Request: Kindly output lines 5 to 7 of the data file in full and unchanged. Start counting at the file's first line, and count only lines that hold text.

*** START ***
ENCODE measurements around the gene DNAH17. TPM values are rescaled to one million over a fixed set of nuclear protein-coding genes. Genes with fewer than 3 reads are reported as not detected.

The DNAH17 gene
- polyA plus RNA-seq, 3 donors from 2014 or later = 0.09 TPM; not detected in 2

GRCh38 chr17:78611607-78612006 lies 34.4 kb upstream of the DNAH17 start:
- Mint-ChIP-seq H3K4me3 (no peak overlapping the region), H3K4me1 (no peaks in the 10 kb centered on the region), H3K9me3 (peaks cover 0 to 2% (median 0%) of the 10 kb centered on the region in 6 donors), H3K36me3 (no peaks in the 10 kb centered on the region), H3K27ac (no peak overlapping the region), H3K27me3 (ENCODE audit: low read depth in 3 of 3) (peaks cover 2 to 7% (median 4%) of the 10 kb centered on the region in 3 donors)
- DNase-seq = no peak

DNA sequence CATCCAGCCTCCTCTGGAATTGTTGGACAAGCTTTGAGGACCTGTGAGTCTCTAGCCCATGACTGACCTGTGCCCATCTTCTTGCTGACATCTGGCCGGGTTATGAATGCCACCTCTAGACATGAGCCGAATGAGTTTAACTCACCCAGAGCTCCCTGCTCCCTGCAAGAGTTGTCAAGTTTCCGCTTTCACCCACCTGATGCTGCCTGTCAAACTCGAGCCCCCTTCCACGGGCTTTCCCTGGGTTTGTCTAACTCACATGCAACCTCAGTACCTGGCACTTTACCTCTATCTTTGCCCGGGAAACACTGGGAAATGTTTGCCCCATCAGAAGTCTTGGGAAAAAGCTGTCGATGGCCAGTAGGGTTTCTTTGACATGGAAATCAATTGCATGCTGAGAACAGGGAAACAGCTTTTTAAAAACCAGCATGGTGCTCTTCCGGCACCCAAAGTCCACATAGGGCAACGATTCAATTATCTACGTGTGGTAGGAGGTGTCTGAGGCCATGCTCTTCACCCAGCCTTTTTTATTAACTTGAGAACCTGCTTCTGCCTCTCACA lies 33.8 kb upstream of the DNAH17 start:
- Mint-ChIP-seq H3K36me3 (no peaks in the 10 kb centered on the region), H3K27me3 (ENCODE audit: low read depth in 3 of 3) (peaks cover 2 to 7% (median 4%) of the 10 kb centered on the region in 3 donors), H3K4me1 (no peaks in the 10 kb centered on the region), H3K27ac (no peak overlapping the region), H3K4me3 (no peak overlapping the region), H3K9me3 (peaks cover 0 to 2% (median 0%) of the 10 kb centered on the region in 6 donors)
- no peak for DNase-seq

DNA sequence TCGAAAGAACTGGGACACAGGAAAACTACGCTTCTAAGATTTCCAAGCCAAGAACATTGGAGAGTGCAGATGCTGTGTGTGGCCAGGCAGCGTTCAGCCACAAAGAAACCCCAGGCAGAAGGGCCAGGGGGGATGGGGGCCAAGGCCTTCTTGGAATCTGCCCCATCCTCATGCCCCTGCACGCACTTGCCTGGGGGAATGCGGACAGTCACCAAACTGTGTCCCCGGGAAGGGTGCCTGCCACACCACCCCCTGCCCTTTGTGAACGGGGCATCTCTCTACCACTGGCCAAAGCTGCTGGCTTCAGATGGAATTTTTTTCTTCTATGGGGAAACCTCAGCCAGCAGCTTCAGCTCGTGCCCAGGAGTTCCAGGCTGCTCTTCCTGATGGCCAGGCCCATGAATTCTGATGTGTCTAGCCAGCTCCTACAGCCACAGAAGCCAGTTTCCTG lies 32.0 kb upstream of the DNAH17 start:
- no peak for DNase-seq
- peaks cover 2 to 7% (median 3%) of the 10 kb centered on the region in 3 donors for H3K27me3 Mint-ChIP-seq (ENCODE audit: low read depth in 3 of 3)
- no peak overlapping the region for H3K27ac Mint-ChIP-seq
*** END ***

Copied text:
- Mint-ChIP-seq H3K4me3 (no peak overlapping the region), H3K4me1 (no peaks in the 10 kb centered on the region), H3K9me3 (peaks cover 0 to 2% (median 0%) of the 10 kb centered on the region in 6 donors), H3K36me3 (no peaks in the 10 kb centered on the region), H3K27ac (no peak overlapping the region), H3K27me3 (ENCODE audit: low read depth in 3 of 3) (peaks cover 2 to 7% (median 4%) of the 10 kb centered on the region in 3 donors)
- DNase-seq = no peak

DNA sequence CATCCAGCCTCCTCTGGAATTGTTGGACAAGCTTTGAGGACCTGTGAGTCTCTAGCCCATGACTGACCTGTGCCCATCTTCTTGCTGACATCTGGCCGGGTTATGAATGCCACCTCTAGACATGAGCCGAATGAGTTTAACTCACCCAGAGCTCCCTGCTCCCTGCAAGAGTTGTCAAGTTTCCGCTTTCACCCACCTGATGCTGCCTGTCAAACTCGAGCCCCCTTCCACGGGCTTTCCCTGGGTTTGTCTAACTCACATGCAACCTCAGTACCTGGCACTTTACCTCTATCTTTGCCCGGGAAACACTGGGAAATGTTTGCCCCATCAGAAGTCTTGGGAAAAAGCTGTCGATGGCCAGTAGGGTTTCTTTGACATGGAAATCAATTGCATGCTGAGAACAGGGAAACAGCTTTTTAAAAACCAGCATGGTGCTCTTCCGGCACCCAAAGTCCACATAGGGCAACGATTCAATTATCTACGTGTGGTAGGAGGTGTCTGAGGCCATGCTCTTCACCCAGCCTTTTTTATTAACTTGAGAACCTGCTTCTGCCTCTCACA lies 33.8 kb upstream of the DNAH17 start: